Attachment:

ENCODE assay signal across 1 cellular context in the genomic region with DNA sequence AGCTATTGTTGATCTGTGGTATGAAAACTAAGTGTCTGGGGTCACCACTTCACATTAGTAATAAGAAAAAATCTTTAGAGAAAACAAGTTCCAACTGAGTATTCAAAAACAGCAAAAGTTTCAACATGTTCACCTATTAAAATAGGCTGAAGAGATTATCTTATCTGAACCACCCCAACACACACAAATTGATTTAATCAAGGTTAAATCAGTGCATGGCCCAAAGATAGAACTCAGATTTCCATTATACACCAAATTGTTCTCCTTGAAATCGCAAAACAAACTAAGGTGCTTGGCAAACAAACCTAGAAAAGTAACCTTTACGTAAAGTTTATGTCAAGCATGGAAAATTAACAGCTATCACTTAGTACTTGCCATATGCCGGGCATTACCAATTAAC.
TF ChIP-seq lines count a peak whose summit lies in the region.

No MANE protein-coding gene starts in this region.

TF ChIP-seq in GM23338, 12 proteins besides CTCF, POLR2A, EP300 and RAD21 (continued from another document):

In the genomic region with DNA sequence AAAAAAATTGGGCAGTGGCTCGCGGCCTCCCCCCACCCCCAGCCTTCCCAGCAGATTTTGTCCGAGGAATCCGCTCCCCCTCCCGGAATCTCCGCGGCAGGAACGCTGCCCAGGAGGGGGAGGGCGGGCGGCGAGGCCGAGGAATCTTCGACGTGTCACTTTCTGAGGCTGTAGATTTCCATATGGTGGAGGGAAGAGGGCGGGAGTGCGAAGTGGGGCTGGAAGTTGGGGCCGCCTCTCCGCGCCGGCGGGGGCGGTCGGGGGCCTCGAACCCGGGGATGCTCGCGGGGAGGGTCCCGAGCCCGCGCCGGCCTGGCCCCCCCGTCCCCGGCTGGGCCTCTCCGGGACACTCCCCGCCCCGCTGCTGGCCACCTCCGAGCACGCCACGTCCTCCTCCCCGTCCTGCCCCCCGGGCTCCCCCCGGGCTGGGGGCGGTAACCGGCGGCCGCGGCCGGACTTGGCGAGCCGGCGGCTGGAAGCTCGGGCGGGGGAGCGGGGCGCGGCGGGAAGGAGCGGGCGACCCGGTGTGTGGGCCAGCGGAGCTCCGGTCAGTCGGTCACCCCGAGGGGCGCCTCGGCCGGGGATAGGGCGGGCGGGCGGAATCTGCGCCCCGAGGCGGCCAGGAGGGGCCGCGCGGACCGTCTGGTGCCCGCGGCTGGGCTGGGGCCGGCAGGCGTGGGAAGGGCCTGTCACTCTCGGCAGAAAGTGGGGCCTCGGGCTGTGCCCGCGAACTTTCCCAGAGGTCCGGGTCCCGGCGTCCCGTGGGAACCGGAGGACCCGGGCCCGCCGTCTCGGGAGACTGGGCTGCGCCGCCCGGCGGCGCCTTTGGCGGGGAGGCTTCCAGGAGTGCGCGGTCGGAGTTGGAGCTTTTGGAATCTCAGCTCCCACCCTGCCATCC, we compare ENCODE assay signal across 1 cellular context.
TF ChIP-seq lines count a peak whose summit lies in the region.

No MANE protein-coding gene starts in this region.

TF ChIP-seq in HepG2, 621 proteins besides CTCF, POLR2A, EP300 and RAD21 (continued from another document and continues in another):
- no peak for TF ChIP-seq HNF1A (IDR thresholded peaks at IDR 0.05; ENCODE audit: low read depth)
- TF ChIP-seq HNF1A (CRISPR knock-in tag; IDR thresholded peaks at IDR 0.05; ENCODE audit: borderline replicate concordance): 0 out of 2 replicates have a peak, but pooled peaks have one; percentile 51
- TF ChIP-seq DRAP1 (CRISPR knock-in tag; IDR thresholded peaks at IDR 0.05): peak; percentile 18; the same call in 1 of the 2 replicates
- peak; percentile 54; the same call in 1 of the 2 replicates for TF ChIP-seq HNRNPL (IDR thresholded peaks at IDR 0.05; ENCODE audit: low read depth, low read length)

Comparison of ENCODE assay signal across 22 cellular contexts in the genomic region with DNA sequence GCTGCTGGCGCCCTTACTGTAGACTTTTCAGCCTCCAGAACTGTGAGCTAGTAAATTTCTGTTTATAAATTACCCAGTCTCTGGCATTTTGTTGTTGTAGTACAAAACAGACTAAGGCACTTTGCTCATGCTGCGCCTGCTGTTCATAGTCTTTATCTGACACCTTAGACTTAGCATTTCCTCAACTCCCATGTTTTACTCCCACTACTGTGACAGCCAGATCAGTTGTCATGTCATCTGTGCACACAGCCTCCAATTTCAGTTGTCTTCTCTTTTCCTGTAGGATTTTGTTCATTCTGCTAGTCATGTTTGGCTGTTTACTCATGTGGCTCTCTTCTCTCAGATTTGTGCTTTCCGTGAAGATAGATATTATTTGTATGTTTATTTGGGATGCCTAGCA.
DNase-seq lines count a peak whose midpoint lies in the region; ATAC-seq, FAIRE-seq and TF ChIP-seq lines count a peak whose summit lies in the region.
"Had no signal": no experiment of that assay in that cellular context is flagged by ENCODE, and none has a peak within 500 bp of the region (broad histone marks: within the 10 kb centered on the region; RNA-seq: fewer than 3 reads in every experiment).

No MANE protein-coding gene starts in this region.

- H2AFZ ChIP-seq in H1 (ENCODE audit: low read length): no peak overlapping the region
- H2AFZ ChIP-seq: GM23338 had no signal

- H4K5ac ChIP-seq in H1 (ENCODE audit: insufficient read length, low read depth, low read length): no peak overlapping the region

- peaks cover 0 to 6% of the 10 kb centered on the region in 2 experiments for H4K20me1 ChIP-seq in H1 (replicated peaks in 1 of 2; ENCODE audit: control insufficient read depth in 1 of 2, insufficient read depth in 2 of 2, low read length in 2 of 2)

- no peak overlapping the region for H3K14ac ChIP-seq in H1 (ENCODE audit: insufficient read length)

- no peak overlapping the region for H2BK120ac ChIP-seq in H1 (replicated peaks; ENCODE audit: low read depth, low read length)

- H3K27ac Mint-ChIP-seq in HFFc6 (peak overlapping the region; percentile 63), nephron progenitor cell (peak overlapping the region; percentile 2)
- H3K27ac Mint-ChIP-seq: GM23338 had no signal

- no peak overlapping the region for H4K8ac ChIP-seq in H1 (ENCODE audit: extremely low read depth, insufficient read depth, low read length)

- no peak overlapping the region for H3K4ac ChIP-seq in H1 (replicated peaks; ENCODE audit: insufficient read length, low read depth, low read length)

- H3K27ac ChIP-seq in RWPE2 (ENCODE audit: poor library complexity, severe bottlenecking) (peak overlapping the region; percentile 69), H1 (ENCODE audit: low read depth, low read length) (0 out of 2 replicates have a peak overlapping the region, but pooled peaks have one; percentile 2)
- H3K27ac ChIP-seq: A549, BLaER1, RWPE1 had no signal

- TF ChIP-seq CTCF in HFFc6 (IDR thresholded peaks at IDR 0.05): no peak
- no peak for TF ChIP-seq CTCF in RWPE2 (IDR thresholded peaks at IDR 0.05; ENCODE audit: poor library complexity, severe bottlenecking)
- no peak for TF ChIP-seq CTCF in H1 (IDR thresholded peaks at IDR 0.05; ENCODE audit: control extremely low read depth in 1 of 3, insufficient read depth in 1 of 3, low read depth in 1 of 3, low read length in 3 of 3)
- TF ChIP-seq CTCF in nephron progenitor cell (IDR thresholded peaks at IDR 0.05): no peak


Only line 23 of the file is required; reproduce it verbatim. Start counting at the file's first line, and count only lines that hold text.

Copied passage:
- H3K27ac Mint-ChIP-seq in HFFc6 (peak overlapping the region; percentile 63), nephron progenitor cell (peak overlapping the region; percentile 2)